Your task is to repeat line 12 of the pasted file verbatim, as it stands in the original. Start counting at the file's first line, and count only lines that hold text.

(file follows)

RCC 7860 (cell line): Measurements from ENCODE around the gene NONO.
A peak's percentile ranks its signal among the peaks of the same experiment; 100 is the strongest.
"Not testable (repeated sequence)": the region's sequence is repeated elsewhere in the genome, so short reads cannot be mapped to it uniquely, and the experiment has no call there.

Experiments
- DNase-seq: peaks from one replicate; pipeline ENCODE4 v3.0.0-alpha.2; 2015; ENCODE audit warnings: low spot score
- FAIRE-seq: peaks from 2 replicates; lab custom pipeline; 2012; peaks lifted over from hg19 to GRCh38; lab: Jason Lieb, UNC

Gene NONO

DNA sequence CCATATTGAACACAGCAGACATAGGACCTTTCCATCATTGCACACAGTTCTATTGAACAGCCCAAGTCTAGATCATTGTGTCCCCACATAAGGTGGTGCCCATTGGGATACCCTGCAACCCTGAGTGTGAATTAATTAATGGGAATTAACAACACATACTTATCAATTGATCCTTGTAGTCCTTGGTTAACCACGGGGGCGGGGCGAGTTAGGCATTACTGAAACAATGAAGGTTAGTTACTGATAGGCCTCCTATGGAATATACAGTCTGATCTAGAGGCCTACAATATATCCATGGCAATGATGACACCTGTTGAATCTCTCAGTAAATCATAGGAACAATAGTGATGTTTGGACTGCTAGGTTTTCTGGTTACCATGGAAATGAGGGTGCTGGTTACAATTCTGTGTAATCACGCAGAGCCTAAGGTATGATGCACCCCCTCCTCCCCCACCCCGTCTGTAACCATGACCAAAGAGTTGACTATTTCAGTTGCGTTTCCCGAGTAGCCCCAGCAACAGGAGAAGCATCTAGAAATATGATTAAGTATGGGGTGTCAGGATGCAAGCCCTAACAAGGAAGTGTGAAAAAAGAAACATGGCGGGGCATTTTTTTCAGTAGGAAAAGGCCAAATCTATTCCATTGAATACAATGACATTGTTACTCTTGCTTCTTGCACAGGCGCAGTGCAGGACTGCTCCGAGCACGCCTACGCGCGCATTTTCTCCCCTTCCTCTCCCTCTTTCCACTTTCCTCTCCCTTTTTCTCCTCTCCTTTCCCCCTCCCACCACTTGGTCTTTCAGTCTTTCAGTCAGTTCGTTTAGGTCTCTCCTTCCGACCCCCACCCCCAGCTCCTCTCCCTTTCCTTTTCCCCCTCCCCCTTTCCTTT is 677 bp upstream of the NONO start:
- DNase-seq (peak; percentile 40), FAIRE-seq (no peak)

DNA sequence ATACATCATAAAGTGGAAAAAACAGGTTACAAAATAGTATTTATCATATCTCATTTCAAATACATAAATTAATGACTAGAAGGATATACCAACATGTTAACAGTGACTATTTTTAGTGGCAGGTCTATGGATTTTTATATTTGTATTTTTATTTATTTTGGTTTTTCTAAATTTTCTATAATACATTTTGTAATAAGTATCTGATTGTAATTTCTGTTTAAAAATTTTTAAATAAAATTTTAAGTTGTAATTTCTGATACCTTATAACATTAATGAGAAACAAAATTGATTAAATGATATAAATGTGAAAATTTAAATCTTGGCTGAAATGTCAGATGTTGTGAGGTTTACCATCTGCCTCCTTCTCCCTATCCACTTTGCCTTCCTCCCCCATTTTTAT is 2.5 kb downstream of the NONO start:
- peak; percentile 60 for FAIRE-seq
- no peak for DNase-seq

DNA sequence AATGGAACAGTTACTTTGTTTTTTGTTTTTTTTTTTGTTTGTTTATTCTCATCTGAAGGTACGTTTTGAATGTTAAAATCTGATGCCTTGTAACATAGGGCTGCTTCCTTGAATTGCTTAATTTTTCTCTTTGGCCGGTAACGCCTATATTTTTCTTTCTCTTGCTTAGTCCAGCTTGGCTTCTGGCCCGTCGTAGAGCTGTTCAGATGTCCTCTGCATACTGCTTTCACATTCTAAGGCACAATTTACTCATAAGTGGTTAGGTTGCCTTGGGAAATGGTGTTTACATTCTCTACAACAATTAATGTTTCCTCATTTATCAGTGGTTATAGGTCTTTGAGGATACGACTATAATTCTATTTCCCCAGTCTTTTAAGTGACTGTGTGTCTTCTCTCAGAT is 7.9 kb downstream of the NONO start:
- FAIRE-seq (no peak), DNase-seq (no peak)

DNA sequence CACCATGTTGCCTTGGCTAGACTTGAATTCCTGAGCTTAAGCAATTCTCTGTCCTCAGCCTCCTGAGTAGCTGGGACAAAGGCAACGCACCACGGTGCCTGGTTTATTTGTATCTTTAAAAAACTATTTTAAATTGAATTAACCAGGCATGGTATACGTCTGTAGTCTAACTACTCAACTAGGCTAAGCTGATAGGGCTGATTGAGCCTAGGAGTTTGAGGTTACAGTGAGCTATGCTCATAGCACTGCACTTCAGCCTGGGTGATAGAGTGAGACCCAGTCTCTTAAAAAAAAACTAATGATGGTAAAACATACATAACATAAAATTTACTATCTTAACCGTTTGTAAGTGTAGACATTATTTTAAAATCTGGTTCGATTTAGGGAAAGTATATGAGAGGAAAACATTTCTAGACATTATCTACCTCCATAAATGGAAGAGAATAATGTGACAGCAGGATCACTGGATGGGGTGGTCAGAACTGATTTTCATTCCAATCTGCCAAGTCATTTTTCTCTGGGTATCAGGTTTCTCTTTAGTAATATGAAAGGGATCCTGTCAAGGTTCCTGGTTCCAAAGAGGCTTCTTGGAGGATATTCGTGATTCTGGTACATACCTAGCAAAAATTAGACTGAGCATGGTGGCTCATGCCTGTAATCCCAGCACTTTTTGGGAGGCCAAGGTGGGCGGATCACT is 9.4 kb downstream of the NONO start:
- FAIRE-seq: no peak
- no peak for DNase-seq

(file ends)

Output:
- no peak for DNase-seq